HomeRoast Digest


Topic: Roasting problem with the FR8 (16 msgs / 413 lines)
1) From: Bill Van Huis
I've been roasting now for about 2 months with a Freshie.  My problem is
this --- as long as I roast to 2nd crack, the coffee is wonderful. But any
less, the coffee seems to taste sour.  I use a Newco brewer or a pour-over
to make coffee, so water temperature isn't an issue, and I've tried
different levels of coarseness with the grind with no improvement.
I've also tried others' coffee that has been roasted to C+ and it turns out
fine.
I usually hit 2nd crack between 6:30 and 7:00, but sooner with some coffees.
I've been following the message board's comments about the FR8's super-fast
roast time, and the fast progression from 1st to 2nd crack.
Is the sourness on the lighter roasts one of the FR8's downsides?  Or is
there something I should try to improve the taste with the lighter roast?
I've got some Ethiopians on the way and I can't help but think I am going to
miss out if I roast them too dark.
Thanks in advance for your help.  I echo the other's comments about all the
great people on the board willing to offer help with this fantastic hobby.
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2) From: Floyd Lozano
This is likely due to underroasting the inside of the bean.  Roasting
too fast in these generally means you are turning the outside brown
but not the insides.  I ruined some Cup of Excellence El Descanso this
way, an entire lb, early in my roasting career before I figured this
out.
Try reducing the amount of coffee you put in by a bit, and see how the
roast fares.  If you're using ~63 grams now (which I believe is 2 full
scoops of many coffees) try with say, 55 grams, or 50 grams.  This
should slow down the roast a bit, so you may need more time to achieve
your desired level of roast, but this will give your beans a chance to
roast evenly all the way through.
-F
On Tue, Apr 15, 2008 at 1:17 PM, Bill Van Huis  wrote:
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3) From: Brian Kamnetz
I'll give your question a shot, thought I don't roast with a Freshroast.
I used to roast with a hot-air popper. If I am not mistaken, it is
similar to your roaster. I found I always had to go to the first snaps
of second or my roast was a bit sour, tasted underroasted. I think it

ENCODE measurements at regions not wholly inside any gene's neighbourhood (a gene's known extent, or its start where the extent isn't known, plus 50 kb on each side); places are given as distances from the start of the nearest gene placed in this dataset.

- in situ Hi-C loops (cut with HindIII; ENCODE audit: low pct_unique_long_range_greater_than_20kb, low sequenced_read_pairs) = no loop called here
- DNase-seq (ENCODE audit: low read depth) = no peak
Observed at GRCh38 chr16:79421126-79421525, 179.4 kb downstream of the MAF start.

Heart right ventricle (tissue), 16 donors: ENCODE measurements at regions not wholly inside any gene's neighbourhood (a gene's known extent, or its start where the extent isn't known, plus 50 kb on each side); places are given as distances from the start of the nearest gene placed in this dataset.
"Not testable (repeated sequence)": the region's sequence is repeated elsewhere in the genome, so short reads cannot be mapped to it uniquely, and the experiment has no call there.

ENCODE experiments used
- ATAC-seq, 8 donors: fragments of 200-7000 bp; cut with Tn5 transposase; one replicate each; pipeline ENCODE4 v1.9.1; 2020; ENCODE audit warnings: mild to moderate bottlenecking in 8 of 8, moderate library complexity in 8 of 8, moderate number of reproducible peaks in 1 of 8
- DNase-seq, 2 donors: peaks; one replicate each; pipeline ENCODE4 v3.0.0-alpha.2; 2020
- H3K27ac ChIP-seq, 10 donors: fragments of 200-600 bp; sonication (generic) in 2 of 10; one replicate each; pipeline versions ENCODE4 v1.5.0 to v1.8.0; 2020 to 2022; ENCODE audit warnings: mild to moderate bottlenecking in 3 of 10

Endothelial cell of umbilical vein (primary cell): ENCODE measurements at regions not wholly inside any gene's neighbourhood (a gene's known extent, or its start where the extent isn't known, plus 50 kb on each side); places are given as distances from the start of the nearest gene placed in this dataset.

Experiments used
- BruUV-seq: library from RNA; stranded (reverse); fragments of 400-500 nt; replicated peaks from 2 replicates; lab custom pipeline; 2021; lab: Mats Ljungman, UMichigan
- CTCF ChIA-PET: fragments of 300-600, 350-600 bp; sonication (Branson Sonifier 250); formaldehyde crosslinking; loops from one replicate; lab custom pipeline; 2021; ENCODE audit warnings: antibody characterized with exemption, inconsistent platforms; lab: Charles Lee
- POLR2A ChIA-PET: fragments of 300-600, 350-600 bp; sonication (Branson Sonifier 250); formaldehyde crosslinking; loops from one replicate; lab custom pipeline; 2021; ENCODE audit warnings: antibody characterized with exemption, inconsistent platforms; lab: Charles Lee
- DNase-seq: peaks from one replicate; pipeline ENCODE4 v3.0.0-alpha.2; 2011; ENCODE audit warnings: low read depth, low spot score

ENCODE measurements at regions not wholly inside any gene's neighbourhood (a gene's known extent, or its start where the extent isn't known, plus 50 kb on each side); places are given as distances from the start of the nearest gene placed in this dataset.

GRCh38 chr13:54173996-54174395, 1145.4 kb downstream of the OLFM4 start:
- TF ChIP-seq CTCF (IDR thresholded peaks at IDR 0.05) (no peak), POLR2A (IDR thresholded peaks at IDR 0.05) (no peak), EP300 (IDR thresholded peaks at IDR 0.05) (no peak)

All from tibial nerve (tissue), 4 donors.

takes that long for the centers to get roasted. The outside is Full
City, but the inside is just barely City roast.
Brian
On 4/15/08, Bill Van Huis  wrote:
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4) From: Bill Van Huis
Thanks for the suggestion, on switching down -- I'll give it a shot. And I
never thought to try roasting at different times when voltage may be lower.
Maybe Saturday a.m. isn't the best time to try it. We'll see how it works in
the middle of the afternoon in July while everyone is running their AC.
On 4/15/08, Bill Van Huis  wrote:
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5) From: Bill
I think that Brian's and Floyd's thoughts are right on.  Just my 2 cents...
I use the freshie as my backup, like last week when I had another cold and
didn't want to stand outside with the HG, I roasted a few batches.  anyway,
i use 70g, and mine goes super fast, like 3 minute roasts, which i attribute
to elevation (6000 ft).  Anyway, the trouble is always the super fast move
from 1st to 2nd, but never with underroasted flavors.  I've underroasted
with my HG before, so i definitely know what that tastes like... but even
with a super fast freshie roast, i never had underroasted coffee in there...
 go figure.  And just as an aside, freshbeans is located in Park City, UT,
which has got to be 6000 ft, if not higher, so they must roast fast there,
too... hmmm.
and go with Brian and Floyd's advice.  it sounds right.  happy roasting!
bill
On Tue, Apr 15, 2008 at 12:53 PM, Bill Van Huis  wrote:
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6) From: miKe mcKoffee
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Yes, speed roasts almost impossible to do a decent lighter roast. The best
solution is split wiring for independent variable heater/fan control
allowing purpose designed tamed ramps and fully roasted light roasts. 
Seehttp://home.comcast.net/~mckona/PNWGVI.htmKona Konnaisseur miKe mcKoffeehttp://www.mcKonaKoffee.comURL to Rosto mods, FrankenFormer, some recipes etc:http://www.mckoffee.com/Ultimately the quest for Koffee Nirvana is a solitary path. To know I must">http://tinyurl.com/6tnabPacific Northwest Gathering VIhttp://home.comcast.net/~mckona/PNWGVI.htmKona Konnaisseur miKe mcKoffeehttp://www.mcKonaKoffee.comURL to Rosto mods, FrankenFormer, some recipes etc:http://www.mckoffee.com/Ultimately the quest for Koffee Nirvana is a solitary path. To know I must
first not know. And in knowing know I know not. Each Personal enlightenment
found exploring the many divergent foot steps of Those who have gone before.
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7) From: John Despres
There are many ways to slow down a Fresh Roast 8. Less beans has been =
discussed.
Then you can slow down the FR8 by speeding up the fan. These directions =
from the SM site =http://www.sweetmarias.com/freshroast_fan_adjustment.htmltell you how =
to speed up the roast, but by moving the ring to the left, you will slow =
down the roast.
You can also throttle the roaster by dropping your dial to cool for a =
few seconds at a time - literally, 3 or 4 seconds and then run the heat =